The article by Legay et al.  addresses two main issues: the links between belowground and aboveground plant traits and the links between plant strategies (as defined by these traits) and the capacity to absorb nitrate and ammonium. I recommend this work because these are important and current issues. The literature on plant traits is extremely rich and the existence of a leaf economic spectrum linked to a gradient between conservative and acquisitive plants is now extremely well established [2-3]. Many teams are now working on belowground traits and possible links with the aboveground gradients [4-5]. It seems indeed that there is a root economic spectrum but this spectrum is apparently less pronounced than the leaf economic spectrum. The existence of links between the two spectrums are still controversial and are likely not universal as suggested by discrepant results and after all a plant could have a conservative strategy aboveground and an acquisitive strategy belowground (or vice-versa) because, indeed, constraints are different belowground and aboveground (for example because in given ecosystem/vegetation type light may be abundant but not water or mineral nutrients). The various results obtained also suggest that we do not full understand the diversity of belowground strategies, what is at stake with these strategies, and the links with root characteristics.
Each time I give a conference on the work we are carrying out on African grasses that likely absorb ammonium preferentially because they inhibit nitrification [6-7], somebody asks me a question about the fact that plant essentially absorb nitrate because ammonium is toxic and nitrate more available in the soil. The present article confirms that this is not the case and that, though there are currently some teams working on the subject, we do not really know for the moment whether plants absorb nitrate or ammonium, in which proportion, how plastic this proportion is within individuals and within species. This subject seems to me crucial because it is linked to (1) the capacity of ecosystems to conserve nitrogen , because nitrate, much more than ammonium, goes out of ecosystems through leaching and denitrification, (2) to carbon cycling and plant energy budget because absorbing nitrate requires spending mucho more energy than absorbing ammonium because nitrate must be reduced before being incorporated in plant biomass, which is very energy costly. These two issues are naturally very relevant to develop efficient cropping systems in terms of carbon and nitrogen.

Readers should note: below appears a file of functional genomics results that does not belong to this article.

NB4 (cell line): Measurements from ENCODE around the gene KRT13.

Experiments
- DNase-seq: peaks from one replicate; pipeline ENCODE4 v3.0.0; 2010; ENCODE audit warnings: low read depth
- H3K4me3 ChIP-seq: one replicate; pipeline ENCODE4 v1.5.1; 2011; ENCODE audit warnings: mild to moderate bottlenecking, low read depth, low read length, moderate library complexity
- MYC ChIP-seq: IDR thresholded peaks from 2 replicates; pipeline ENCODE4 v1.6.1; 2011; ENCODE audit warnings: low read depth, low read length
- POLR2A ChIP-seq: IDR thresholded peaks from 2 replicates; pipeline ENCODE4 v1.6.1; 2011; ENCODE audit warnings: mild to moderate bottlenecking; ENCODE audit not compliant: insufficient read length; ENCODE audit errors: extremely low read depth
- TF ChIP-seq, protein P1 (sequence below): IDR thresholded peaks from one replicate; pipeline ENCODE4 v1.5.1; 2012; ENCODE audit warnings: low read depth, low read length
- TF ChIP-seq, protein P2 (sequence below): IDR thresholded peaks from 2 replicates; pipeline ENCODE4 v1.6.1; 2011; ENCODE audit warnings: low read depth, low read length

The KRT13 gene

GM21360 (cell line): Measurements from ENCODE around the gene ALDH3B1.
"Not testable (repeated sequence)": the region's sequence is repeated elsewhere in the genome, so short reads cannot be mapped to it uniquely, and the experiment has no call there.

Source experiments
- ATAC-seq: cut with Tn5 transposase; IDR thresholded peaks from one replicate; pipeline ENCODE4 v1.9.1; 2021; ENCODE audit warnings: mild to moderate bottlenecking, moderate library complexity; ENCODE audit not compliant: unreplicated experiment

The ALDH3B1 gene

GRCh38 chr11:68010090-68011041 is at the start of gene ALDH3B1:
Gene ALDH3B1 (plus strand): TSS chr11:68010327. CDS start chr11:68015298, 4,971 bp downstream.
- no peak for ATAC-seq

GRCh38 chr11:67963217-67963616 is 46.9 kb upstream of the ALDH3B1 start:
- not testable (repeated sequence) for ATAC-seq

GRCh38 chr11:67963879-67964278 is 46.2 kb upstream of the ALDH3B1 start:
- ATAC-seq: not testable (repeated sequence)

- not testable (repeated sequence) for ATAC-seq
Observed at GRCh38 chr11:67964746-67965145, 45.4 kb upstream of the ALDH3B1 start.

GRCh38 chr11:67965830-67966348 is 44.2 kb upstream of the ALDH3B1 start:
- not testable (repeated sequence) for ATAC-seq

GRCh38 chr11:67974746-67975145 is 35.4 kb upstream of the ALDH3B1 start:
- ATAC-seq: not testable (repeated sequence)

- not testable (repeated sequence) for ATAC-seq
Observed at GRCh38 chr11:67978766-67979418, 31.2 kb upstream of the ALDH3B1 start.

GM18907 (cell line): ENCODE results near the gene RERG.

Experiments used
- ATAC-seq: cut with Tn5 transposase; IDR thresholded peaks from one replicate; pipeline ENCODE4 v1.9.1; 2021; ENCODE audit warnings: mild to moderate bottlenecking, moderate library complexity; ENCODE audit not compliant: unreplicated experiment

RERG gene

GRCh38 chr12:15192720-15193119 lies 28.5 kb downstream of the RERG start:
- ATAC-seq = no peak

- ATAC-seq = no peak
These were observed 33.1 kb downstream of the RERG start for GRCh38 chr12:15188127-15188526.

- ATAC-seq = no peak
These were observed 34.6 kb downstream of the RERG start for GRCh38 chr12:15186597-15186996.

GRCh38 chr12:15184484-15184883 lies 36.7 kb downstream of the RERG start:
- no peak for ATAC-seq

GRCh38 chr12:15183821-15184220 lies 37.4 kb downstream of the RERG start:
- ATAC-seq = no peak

Interestingly, the present article, comparing three grass species in different sites, suggests that there is no trade-off between the absorption of nitrate and ammonium: more acquisitive individuals tend to absorb more ammonium and nitrate. This is contrary to hypotheses we made to predict the outcome of competition between plants absorbing nitrate and ammonium in different proportions  but should be tested in the future comparing many different types of plants. The results also suggest that more conservative plants absorb relatively more ammonium, which makes sense because this allows them to spare the energy necessary to reduce nitrate. This leads to the question of the effect of these strategies on nitrogen retention within the ecosystem. If nitrification is high (low), absorbing ammonium is not efficient and likely leads to high (low) nitrogen losses. This should be tested in the future. Moreover, the authors have measured the absorption of nitrate and ammonium through measurements at the root scale on cut roots. This should be complemented by measurements at the whole plant scale.